Tips & Tricks: Issue 98

Walker workstation

I had been pondering making a portable, lightweight workstation when my neighbor asked if I had any use for an unneeded walker. I laughed and told him no—not yet, anyway. But then I realized that it would make a great base for my purposes. I easily knifed off the molded plastic handles, and used inexpensive conduit fasteners to attach wood panels to the upper and lower bars. In less than an hour, I had created a small, stable, lightweight workstation that—with the push of a button on each leg—easily adjusts in height from 32" to 40" in 1" increments. It’s a great help in the shop or when working on home projects, providing a work surface with staging below for tools and supplies. A new walker can cost as little as $25, and they are often available at thrift stores for a fraction of that.

—Jim Kelly, Trappe, Pennsylvania

Tape rule shims

Like any dusty packrat, I hang on to all manner of scraps, including sections of self-adhesive measuring tape left over from jig-building. I find that this stuff makes great shim material because it’s thin, durable, and self-sticking. It’s easily cut into appropriately-sized lengths for shimming fences and jig parts. It can also be cut into very small pieces if necessary. For example, I have affixed tiny pieces of it along the underside edges of recessed machine table inserts to bring them flush to the table top. Whenever I need to shim something just a bit, it’s one of the first things that comes to mind.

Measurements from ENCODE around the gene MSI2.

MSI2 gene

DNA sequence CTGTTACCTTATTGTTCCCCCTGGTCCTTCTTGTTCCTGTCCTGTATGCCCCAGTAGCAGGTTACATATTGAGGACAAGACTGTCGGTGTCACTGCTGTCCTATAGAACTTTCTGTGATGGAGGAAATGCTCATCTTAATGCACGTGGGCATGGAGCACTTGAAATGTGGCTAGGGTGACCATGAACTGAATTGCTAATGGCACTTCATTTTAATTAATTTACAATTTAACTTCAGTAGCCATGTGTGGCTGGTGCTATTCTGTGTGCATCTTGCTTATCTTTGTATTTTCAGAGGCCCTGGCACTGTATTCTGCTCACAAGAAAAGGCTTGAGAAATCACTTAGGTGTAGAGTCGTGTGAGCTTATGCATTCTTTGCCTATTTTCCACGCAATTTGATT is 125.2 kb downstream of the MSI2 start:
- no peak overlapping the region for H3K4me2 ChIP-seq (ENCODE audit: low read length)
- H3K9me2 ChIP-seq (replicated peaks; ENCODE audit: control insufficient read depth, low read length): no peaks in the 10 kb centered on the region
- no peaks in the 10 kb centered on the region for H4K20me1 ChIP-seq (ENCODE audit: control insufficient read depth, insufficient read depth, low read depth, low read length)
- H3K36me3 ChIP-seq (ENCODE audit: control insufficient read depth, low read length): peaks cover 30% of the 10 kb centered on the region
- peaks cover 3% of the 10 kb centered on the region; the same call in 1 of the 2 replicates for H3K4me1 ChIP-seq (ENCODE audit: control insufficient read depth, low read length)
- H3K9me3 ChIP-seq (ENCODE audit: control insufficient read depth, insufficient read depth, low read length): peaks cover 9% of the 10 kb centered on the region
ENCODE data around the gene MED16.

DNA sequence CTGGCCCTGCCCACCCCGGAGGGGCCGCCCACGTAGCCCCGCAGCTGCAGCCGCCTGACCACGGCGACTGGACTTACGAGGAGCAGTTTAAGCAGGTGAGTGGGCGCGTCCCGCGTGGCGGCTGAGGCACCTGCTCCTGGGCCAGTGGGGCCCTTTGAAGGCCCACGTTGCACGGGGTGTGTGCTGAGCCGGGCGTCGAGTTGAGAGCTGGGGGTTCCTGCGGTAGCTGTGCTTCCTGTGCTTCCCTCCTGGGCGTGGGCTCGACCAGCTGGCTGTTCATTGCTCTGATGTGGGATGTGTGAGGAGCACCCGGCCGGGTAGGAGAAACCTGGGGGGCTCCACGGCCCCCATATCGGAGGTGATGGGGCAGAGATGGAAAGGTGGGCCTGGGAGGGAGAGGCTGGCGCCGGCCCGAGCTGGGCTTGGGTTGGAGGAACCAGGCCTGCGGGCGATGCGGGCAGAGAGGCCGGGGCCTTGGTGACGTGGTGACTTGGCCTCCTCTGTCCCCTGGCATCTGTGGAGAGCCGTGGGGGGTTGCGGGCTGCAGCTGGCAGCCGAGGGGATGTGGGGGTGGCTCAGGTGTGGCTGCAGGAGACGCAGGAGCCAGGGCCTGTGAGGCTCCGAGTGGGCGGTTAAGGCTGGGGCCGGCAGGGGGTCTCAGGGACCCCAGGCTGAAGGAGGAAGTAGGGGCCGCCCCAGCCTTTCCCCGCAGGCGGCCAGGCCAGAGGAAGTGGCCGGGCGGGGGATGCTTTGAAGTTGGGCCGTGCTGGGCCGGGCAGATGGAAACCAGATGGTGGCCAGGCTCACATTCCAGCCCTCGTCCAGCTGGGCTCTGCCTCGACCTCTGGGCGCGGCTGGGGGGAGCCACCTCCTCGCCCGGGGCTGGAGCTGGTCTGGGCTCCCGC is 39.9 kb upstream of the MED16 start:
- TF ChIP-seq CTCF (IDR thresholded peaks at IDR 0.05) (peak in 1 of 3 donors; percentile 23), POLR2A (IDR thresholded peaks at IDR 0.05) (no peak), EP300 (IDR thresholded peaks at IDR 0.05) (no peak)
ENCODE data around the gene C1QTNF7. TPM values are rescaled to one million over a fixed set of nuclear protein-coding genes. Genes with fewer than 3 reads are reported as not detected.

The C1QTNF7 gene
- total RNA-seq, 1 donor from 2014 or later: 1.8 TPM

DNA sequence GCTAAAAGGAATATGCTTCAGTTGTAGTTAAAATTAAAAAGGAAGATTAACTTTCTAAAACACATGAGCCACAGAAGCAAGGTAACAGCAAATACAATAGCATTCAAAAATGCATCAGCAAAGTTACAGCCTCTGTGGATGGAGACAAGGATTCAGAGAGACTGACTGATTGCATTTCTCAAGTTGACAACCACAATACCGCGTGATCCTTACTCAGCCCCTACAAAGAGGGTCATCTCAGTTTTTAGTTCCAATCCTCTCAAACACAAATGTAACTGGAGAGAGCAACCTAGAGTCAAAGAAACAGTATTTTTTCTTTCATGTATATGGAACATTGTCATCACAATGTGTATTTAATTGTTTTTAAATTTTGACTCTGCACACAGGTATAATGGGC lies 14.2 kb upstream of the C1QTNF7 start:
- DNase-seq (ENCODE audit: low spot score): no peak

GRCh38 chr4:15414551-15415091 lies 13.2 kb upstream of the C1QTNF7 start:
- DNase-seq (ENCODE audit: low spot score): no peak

—Barton Grimsley, Houston, Texas

Banjo holder for a chuck

Sometimes when I’m adding carved or burned details to my turned bowls, I find it easier to hold the work upright. To facilitate this, I’ve found that I can use my lathe’s banjo as a sort of bracket to hold work that’s still secured to a chuck or faceplate. To create the set-up, first cut the head off a large bolt whose threads match those on your lathe spindle, and install a nut to serve as a shoulder. Now, when you want to hold work-in-process horizontally, just unscrew the chuck or faceplate from your headstock spindle, thread it onto the headless bolt, adjust the nut against the chuck, and slip the assembly into the banjo hole. (If your spindle diameter doesn’t match your banjo hole, buy an adaptor that will connect two appropriately sized bolts.) As an added benefit, I find that switching out different-sized chuck jaws is much more easily done when the chuck is held horizontally. 

—Jeff Peters, Redgranite, Wisconsin

Keyhole slot routing jig

Routed keyhole slots provide a great way to hang everything from picture frames and plaques to small cabinets. Plunging the keyhole bit into the work, and then moving it forward about 3⁄8" creates a keyhole-shaped slot that accepts the head of a screw. Here’s a simple jig to help with the job. It’s nothing more than a small panel of 1⁄4"-thick plywood or hardboard with a frame of fences attached to guide the router. The panel “wings” allow clamping the jig to a cabinet. For smaller workpieces, attach the panel with double-faced tape or hot-melt glue. 

—Paul Anthony, senior editor

Drawer planing platform

When planing drawers to fit their openings, it’s important that the surface being planed remains flat during the process. If a drawer side flexes under the pressure of the tool, you won’t be able to plane it evenly. My solution is to use a 3/4"-thick MDF planing platform that I slot to accommodate drawers of different sizes. I cantilever the slotted section off the edge of the bench as shown, and clamp the platform in place. Fine sandpaper adhered to the section under the clamps helps keep the panel from shifting in use. n

—Mark Schuman, St. Paul, Minnesota

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